Best case scenario: Davis follows Mason's path

Posted by ESPN.com's Paul Kuharsky
NASHVILLE, Tenn. -- Chris Davis is looking like he's carrying his strong OTA work over into training camp, and it's a great development for the Titans.

He's been working a lot as the team's third wide receiver and has surely benefitted from the absence at practice so far of first-round pick Kenny Britt who signed late and is on PUP coming off a hamstring issue.

I don't want to overextend, but I've been wondering if Davis might be on a growth curve like Derrick Mason experienced at the start of his career. Both were fourth round picks by Tennessee.

Mason, the Ravens receiver who recently ended a brief retirement, didn't do a heck of a lot his first two seasons (Davis has done even less), then took off as a return man in his third season and as a receiver in 2000, when he set an NFL record for all-purpose yardage.

No, I'm not predicting Davis will set any NFL records. But I could see him becoming a productive slot guy and return man.

"There are some similarities there as far as the career path is concerned," coach Jeff Fisher said. "Derrick played, he had some difficulty with injuries, he was struggling a little bit with the concepts and then got his opportunity and set the all-purpose record for yardage in a single season. Chris has a lot of abilities with the hands, he has a much better feel for what we are asking him to do and he's got tremendous ability as a returner."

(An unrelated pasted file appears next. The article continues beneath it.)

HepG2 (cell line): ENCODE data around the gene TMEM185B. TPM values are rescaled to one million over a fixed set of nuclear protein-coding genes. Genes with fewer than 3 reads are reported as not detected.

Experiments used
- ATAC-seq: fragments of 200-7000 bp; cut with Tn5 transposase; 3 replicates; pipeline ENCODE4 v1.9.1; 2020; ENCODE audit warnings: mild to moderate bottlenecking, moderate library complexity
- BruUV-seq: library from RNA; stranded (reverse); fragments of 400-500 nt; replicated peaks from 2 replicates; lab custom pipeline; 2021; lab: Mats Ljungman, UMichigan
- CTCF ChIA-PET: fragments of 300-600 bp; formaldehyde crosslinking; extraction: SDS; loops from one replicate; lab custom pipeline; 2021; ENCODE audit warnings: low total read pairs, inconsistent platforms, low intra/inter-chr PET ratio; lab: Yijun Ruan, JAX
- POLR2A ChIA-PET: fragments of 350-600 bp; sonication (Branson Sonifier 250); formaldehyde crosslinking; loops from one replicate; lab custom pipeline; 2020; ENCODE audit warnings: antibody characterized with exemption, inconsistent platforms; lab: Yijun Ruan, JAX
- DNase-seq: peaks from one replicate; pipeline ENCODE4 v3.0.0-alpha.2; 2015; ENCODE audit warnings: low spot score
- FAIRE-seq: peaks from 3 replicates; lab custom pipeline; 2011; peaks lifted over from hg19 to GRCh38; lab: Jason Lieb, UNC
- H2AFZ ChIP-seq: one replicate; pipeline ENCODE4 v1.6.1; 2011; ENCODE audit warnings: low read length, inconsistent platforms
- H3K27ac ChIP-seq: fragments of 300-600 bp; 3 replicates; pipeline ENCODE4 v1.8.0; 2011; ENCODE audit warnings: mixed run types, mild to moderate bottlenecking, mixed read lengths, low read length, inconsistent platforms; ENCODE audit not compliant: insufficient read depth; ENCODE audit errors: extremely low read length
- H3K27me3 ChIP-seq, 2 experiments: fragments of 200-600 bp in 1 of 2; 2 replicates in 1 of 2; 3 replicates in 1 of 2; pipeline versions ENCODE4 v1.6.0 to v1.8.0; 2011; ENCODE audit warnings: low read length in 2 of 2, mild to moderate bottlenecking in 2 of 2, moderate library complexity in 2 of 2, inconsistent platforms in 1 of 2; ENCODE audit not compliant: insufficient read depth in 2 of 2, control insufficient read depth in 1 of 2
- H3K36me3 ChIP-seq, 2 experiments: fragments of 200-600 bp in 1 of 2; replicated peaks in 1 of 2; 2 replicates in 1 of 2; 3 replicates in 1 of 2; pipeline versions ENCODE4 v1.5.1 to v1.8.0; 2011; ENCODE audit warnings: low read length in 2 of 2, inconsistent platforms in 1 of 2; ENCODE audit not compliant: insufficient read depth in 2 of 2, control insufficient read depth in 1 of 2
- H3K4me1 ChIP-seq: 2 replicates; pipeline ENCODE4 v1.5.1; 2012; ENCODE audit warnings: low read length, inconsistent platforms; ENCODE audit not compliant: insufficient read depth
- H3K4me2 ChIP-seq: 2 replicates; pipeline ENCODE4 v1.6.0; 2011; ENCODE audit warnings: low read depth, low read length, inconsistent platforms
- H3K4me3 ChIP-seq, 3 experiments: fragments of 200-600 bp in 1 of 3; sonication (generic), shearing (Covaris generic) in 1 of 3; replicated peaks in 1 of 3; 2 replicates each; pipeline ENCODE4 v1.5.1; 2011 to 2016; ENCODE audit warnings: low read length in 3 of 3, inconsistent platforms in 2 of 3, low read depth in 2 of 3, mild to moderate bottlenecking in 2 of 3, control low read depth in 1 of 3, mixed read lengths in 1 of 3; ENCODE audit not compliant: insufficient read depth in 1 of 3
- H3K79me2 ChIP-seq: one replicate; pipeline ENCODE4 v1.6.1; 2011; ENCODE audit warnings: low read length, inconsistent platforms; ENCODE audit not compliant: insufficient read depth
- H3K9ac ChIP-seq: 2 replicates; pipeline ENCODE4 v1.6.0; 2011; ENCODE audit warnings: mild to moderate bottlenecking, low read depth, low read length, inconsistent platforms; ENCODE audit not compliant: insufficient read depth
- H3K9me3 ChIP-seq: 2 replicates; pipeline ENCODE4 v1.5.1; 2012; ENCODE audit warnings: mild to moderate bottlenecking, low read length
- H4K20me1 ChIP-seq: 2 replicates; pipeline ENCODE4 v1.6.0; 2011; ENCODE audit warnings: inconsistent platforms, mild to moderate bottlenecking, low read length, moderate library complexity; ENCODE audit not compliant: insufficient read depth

The single biggest different, said Davis and quarterback Kerry Collins, is confidence.

"Chris Davis definitely is a more confident guy," Collins said. "I think he's growing into himself. He understands what he does well and he's trying to also work on his weaknesses. I like him. He's a quick guy, he's got a good feel for getting open and I think he's got some good yards after the catch ability. I hope he continues to do well, I think he's made a lot of progress."

Said Davis: "I think I have gotten better. I still have a ways to go, but I think I have progressed. Probably it's confidence -- getting the coaches and the quarterbacks behind you and believing in you too, I think I've just gained more confidence."

One play Monday afternoon was just one of several so far that illustrate his progress.

In a play-action scenario he caught a short pass on the right. Defenders were lining him up for what could have been kill shots in live action, but he's supposed to do his best to stay free and run down the field. Vincent Fuller came flying in, but Davis dodged him with a full spin, dipped his shoulder, got to the sideline and zipped along.

I thought he had another good day.

Lavelle Hawkins, who is fighting with Davis for positioning among the receivers, did not.

At the end of a drill where receivers worked on getting off a jam from a defensive back, offensive coordinator Mike Heimerdinger called to Hawkins that "I could go over to the nursery school to listen to somebody cry all day" and went over to him to detail his complaints. Later, Hawkins was guilty of a false start in a team period and again didn't make Heimerdinger happy.